Installation and First Impressions
To combat those dangers, we needed to, of course, install the program first. The nice thing about ESET is that it has a 30-day free trial which only requires an email address to activate, so we decided to go with that plan first. This process was simple: we just went to ESET’s website, selected NOD32, the most basic package from the “for home” menu and clicked a download link. It was just that easy. The download of the installer took maybe a minute. Then the installation process, which included the full program, took another five and we were good to go.
The ESET app opened up right after installation and looked pretty professional, except for a picture of a creepy robot man staring us right in the eye. Then again, if he scared us, maybe he scared viruses, too. The interface is well laid out, and we were never endlessly clicking through menus looking for a specific function or ability. The main scan button was right there in front of us, so we could get started right away. Before we get to that, though, we’ll quickly go over the interface. There are several tabs to the left of the client that controls pretty much everything that ESET can do. Here they are, top to bottom.
- Home: At the top is “home,” which is the main screen from where we could initiate a scan, upgrade to a paid plan or visit the ESET site.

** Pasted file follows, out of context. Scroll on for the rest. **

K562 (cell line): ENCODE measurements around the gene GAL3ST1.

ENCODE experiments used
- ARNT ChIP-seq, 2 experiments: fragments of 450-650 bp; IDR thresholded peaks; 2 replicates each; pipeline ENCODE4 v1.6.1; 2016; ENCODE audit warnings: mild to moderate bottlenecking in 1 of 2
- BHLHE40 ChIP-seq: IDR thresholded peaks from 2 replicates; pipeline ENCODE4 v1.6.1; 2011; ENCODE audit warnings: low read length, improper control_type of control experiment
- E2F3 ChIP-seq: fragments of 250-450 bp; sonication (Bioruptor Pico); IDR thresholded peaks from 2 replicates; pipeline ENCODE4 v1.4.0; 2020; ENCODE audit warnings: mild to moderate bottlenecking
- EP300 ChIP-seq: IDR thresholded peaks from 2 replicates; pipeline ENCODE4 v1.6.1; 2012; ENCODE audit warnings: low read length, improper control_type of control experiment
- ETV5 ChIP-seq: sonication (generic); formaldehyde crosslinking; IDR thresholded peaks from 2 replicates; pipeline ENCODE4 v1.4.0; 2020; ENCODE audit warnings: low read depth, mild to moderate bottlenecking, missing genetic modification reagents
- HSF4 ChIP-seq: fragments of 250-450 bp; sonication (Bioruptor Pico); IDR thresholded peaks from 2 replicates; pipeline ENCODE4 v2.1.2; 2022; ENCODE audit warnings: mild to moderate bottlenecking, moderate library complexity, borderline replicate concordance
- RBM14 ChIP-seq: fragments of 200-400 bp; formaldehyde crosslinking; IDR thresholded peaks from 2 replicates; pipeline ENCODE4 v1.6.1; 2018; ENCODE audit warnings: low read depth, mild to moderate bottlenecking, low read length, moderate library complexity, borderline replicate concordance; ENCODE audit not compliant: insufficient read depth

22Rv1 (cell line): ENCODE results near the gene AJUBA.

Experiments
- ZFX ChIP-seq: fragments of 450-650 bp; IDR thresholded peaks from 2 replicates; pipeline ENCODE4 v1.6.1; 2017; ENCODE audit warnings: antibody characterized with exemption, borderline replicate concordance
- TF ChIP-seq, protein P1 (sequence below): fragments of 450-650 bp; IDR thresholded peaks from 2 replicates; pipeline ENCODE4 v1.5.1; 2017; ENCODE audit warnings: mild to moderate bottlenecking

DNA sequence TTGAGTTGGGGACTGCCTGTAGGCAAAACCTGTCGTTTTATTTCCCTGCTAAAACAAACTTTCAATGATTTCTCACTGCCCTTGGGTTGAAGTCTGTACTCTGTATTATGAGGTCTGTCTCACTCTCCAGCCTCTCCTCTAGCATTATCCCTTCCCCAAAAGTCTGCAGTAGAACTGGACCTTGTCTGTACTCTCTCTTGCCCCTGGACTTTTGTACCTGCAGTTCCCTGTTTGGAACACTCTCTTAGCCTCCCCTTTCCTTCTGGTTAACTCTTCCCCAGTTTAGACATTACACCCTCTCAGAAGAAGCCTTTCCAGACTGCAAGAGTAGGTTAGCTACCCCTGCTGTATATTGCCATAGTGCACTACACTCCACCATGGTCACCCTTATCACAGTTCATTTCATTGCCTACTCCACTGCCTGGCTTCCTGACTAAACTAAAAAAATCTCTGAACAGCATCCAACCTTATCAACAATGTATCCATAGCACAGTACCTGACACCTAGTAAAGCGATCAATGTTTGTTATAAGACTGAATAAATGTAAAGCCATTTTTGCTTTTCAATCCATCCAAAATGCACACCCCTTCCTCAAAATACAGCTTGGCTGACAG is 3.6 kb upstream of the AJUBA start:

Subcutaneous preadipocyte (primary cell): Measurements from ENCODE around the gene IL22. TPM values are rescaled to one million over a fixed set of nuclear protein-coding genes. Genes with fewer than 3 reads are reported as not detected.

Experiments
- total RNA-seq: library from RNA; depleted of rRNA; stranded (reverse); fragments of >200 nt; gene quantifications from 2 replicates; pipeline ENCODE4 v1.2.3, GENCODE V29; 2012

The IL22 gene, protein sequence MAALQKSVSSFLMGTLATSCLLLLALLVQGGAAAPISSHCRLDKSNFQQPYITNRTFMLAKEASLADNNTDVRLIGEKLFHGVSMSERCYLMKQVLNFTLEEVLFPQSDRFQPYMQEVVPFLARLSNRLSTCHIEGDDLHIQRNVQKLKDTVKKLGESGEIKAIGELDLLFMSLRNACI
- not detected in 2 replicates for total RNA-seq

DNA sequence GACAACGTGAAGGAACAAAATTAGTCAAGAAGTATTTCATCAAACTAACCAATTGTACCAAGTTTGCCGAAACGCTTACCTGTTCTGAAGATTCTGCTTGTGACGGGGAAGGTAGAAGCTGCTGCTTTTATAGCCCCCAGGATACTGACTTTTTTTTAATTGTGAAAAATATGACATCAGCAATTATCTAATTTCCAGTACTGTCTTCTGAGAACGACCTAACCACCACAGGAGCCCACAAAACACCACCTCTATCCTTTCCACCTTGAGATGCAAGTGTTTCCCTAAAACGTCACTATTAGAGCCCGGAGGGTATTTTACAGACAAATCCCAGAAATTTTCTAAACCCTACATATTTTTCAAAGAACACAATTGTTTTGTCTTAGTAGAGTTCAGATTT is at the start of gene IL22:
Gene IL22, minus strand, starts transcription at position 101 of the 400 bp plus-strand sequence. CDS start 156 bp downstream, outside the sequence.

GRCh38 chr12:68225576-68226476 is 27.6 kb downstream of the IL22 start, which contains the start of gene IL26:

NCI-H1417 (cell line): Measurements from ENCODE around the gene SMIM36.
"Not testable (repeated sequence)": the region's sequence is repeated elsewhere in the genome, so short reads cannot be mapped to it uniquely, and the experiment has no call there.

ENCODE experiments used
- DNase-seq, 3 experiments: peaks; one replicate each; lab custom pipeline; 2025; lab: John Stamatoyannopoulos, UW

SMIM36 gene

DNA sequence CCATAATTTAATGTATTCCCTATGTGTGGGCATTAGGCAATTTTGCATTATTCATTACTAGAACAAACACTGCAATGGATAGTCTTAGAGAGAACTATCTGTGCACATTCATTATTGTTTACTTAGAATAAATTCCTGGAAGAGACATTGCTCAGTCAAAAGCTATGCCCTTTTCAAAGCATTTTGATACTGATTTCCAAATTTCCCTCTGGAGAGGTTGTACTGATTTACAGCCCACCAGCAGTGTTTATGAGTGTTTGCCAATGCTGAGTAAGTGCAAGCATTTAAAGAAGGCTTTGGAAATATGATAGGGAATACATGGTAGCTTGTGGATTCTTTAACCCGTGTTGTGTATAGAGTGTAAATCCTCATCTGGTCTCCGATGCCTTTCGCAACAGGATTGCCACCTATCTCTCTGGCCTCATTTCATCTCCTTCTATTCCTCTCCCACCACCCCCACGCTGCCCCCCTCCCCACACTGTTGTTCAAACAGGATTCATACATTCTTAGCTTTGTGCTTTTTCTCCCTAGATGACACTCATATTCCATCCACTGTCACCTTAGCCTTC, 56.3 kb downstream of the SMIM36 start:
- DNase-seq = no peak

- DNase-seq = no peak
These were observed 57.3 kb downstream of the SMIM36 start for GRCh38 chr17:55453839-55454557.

- Computer Scan: This is where we could initiate scans from. We could set scan parameters, basically saying if we wanted to scan our whole disk or just a part of it. We could also select scan types, picking from a Smart Scan, which only scans files that have changed since the last scan, or an In-Depth Scan, which scans everything. There’s also a dropbox where we could put individual files to be scanned, which was pretty handy.
- Update: The button below Computer Scan let us update the client and its database of viruses. When it comes to antivirus software, these updates are really important, as viruses are always evolving.
- Tools: This is where the tools that tweak EST are found. These include the log files and activity reports, a task scheduler, and the SysInspector, which collected detailed information on our system’s security status. There was also a quarantine option that let us safely store files away from others, unable to infect them.
- Setup: Below that is setup, where we could enable and disable specific program features, such as the web access protection (which prevents you from accessing suspicious sites, on by default) or the anti-phishing system, which alerts you when you try to access a site associated with a known phishing scam.
- Support: Below that is a section from where you access support, but before we get to that, let’s first see how ESET looks on mobile.
Warning: Unless you’re an antivirus expert like us, we recommend you leave Setup and Tools alone or run the risk of viruses overrunning your computer.